How can we reduce health risks for babies born from IVF treatment? Time to act
A recent study from Australia found that, compared with women who conceived naturally, women
undergoing IVF were at significantly higher risk of having a premature, severely
underweight or stillborn baby or one which dies within a few weeks of birth.
The effects were
also found, although to a lesser extent, in ICSI cycles. Overall there was a 2
to 5 fold increase in these complications when babies were conceived following
IVF. Some of these facts were already known from other studies, but what was
revelatory was that conceptions following implantation of a frozen embryo had a
much reduced incidence of complication. For example a baby born after IVF was
over half a pound lighter than a spontaneously conceived baby, but this did not
apply in those babies born after frozen embryo transfer.
In response to this
the authors of the paper postulate that implantation of the embryo transferred
in a fresh stimulated IVF cycle can be compromised by high levels of oestrogens.
These high levels are derived from the use of stimulating drugs, used to boost
the number of eggs produced, and which do not occur when a frozen embryo is transferred
into an un-stimulated or natural cycle. So now we have proof that avoidance of
high oestrogen levels, common practice in conventional stimulated IVF cycles,
will not only reduce health risks for the mother but for the baby as well.
someone who has championed mild and natural IVF for many years I feel
vindicated by these findings. The association of frozen embryo transfer cycles and better outcome has been reported before this, and prompted discussion as to whether freezing all embryos for later transfer should become routine if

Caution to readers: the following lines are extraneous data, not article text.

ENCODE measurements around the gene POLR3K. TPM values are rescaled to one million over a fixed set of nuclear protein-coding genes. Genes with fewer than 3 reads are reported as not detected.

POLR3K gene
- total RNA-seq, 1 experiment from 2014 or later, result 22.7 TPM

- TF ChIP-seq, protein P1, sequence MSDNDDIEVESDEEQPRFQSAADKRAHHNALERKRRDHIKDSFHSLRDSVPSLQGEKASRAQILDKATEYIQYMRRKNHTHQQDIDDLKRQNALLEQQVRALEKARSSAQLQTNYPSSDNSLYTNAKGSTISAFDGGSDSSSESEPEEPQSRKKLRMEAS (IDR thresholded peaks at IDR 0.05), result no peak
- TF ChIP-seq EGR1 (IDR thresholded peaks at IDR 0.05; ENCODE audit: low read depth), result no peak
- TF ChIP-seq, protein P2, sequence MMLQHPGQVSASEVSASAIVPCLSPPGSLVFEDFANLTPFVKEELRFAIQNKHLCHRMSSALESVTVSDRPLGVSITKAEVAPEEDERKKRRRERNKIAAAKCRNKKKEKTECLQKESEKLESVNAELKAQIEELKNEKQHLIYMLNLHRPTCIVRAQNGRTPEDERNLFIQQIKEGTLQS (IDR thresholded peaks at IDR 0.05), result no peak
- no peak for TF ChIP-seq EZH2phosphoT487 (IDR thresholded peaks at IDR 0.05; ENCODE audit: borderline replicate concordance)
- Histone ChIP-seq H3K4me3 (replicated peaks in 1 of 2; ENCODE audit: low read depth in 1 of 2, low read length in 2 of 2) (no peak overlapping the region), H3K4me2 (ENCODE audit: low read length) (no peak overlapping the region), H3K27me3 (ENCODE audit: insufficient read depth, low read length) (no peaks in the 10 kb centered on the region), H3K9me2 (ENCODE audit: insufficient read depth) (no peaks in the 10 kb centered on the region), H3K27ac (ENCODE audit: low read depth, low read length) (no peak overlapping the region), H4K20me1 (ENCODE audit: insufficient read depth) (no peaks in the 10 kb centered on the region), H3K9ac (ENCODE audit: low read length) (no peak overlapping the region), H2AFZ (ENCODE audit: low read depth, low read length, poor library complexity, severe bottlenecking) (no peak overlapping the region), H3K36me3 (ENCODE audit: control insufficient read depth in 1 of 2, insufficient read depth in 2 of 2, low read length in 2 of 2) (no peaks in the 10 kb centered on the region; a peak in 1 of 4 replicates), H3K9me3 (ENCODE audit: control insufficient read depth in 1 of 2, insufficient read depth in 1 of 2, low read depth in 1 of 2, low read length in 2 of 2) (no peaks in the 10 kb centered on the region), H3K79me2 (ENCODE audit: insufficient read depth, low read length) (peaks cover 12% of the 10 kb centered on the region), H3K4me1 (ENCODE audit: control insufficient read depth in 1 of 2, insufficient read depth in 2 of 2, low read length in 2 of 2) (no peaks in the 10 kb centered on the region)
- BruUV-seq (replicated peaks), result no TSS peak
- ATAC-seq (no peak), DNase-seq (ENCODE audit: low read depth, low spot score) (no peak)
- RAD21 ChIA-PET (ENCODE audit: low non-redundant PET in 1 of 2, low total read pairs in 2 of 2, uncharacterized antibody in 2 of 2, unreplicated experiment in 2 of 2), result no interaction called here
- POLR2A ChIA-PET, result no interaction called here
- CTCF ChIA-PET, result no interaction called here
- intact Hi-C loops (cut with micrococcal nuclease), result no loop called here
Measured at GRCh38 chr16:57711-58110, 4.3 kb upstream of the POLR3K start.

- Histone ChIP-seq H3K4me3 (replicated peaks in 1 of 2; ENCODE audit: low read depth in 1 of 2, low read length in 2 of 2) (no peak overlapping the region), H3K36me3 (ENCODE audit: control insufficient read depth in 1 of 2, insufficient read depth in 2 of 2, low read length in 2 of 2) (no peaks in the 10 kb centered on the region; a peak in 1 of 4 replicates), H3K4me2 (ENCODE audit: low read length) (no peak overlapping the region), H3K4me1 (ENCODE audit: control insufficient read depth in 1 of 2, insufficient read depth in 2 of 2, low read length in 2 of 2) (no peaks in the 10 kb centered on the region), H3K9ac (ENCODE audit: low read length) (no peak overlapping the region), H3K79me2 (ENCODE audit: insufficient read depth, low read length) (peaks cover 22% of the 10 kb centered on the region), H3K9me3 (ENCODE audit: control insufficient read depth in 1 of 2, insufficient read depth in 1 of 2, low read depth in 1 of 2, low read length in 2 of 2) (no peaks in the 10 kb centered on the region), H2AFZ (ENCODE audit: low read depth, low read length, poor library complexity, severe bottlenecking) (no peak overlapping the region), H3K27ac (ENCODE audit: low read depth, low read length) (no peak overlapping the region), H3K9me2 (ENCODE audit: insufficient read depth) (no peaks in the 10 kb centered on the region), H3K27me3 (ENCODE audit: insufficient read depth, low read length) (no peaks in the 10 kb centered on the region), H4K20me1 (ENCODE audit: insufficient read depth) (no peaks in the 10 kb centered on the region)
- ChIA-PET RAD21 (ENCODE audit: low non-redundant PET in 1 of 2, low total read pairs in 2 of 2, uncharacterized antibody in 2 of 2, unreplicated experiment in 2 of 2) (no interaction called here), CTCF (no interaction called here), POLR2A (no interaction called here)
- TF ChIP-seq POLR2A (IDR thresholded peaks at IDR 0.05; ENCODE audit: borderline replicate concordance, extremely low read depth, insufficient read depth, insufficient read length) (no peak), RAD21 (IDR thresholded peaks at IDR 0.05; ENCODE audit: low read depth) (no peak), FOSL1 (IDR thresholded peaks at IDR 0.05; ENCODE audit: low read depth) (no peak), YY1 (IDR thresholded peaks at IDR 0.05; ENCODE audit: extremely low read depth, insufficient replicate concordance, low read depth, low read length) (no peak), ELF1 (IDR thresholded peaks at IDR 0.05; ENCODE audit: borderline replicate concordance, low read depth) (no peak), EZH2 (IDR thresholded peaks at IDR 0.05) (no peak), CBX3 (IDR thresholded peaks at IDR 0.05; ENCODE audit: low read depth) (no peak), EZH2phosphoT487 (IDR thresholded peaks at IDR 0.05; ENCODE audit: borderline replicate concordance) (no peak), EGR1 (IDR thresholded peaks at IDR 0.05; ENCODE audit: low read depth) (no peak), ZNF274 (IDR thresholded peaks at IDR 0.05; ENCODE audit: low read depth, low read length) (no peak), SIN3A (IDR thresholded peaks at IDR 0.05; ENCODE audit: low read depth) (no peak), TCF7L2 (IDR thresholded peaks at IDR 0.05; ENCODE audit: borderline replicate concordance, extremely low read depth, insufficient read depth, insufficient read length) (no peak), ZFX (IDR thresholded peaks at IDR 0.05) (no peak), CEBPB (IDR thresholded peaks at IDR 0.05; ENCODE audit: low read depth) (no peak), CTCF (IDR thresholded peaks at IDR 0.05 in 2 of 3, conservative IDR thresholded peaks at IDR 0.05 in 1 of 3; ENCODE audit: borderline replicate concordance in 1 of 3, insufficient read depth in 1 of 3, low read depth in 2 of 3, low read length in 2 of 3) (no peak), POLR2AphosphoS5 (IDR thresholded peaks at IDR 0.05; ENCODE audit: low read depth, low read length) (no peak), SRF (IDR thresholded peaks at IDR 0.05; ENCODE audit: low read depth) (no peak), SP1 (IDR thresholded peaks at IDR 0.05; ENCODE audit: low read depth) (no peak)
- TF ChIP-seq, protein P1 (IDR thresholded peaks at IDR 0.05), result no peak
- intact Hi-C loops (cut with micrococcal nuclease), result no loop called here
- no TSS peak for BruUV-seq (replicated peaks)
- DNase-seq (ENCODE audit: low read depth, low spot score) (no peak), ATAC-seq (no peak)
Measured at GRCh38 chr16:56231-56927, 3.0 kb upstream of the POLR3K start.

conventional stimulation is used. However this is an expensive and unnecessary
option. The logical way to reduce the health risks associated with high
oestrogen levels in IVF, for mothers and babies, is the adoption of mild and
more natural IVF protocols. Babies born following modified natural cycle IVF have been shown to be heavier than those born from conventional IVF, which fits
in with the findings of this study that un-stimulated endometrium is healthier
for the growth of babies. Furthermore, maternal complications such as ovarian
hyperstimulation syndrome (OHSS)can be avoided in mild IVF cycles. Conventional IVF
is still the common form of IVF practiced in the UK but following this study,
it will be increasingly difficult to justify transfer of fresh embryos in
cycles with high oestrogen levels.
findings from the study are also worthy of comment. Women who conceived
following a period of infertility but who were never treated had a higher risk
of unfavourable pregnancy outcomes. However the authors could not confirm
whether the women were self-medicating with fertility drugs or were having
therapies through specialist clinics which might have influenced the outcomes.
Finally, there is
one further important lesson from this study. The Australian team were able to
link the data from women having IVF treatment to their pregnancy and delivery
database, which allowed the correlation of treatment and outcome to be
obtained. In the UK almost 50,000 IVF cycles are carried out each year but no
reliable outcome data is obtained because there is no linkage of the IVF
database to the UK perinatal database. This must be addressed as a matter of